Frost heaving can significantly damage alfalfa plants, leaving stands with much less or even zero yield potential. Plants may initially appear undamaged, but taproots are typically broken and unable to pick up enough nutrients or moisture, and stands eventually die.
Frost heaving of alfalfa happens when repeated freezing and thawing pushes the tap root and crown out of the soil. Heaving occurs through-out the winter season heave cycle (similar to fence posts), as well as resulting from the “jacking” action of the spring freeze-thaw cycles.
Factors that increase the risk of frost heaving in alfalfa include:
- heavier soils (clays),
- soils that were saturated going into winter,
- fields that lack insulating and snow-holding residue because a fall harvest was taken,
- older stands with larger tap roots and crowns, and
- straight alfalfa as opposed to alfalfa-grass mixtures.
Late seeded summer seedings of alfalfa that did not form sufficient crown going into winter are also higher risk of heaving.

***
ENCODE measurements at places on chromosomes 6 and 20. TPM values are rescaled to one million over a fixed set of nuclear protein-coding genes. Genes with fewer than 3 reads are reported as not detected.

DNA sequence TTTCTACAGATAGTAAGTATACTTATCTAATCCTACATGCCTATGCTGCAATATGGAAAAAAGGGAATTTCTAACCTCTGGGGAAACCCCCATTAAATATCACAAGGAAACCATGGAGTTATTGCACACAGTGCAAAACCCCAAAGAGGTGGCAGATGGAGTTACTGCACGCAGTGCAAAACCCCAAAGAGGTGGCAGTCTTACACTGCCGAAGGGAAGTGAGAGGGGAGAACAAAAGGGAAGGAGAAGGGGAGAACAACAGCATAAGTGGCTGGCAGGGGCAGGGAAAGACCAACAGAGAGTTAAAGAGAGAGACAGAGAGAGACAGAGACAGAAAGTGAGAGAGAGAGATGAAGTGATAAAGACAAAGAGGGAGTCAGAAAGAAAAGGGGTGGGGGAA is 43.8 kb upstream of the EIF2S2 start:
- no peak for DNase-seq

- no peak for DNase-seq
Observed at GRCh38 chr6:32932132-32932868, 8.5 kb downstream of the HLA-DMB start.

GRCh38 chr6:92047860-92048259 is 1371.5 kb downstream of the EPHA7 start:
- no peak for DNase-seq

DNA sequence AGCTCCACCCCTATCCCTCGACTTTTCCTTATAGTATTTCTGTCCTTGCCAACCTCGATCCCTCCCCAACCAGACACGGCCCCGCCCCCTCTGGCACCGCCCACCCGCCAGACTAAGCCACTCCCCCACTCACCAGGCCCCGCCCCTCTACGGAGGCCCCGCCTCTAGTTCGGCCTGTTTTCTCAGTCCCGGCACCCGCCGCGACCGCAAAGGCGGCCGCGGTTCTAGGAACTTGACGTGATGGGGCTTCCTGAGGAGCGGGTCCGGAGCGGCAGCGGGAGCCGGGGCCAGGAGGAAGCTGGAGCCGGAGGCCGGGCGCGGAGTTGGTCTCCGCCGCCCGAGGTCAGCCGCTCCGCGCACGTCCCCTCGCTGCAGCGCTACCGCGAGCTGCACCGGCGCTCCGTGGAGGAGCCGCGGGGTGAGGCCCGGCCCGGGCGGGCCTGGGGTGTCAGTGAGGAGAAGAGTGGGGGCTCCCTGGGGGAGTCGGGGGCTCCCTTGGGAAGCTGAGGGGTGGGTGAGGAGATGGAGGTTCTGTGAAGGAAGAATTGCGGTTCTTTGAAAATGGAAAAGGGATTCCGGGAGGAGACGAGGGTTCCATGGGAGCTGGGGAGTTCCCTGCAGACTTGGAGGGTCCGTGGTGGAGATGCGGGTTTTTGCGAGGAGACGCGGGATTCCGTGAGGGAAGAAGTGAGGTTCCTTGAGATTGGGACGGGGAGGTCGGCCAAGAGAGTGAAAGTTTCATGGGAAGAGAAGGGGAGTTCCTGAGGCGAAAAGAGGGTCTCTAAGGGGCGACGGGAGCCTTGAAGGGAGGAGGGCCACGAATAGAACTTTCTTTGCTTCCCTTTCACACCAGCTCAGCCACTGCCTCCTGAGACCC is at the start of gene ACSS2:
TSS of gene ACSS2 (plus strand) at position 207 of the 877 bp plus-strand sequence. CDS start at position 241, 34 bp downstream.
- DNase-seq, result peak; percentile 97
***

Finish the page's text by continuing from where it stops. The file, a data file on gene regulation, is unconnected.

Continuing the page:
Plant survival will depend mainly on whether the tap root is broken or not. If the crowns are heaved less than 2.5 cm (1 inch), the taproot is probably not broken and the stand is salvageable. These stands will likely “reseat” themselves over the season by natural settling and secondary root growth. If crowns are still elevated by the following winter, exposed crowns will be more susceptible to dessication (drying out), freezing, mechanical damage and disease, and plants are more likely to winterkill.
Do not cultipack or roll heaved alfalfa fields, as this does more damage than good by damaging and breaking crowns. Raise the cutterbar at harvest to avoid crown damage.
Moderate To Severe Heaving
If crowns are heaved more than 4 cm (1.5 inch), the taproot is likely broken. Heaving can sometimes elevate crowns 15 – 20 cm (6 – 8 inches) or more out of the soil. Obviously, broken taproots cannot heal. Broken plants will green up, but then die, depending on how deep the break is, so digging some plants will help in assessment. Plants with taproots broken 8-10 cm (3-4 in) below ground will likely die soon. Part of a first-cut might be salvageable if roots are broken below 15-20 cm (6-8 in). Depending on how elevated the crowns are, these fields can be difficult to harvest without further damaging crowns. If possible, rotate these fields to corn and take advantage of the nitrogen credit and rotational benefit.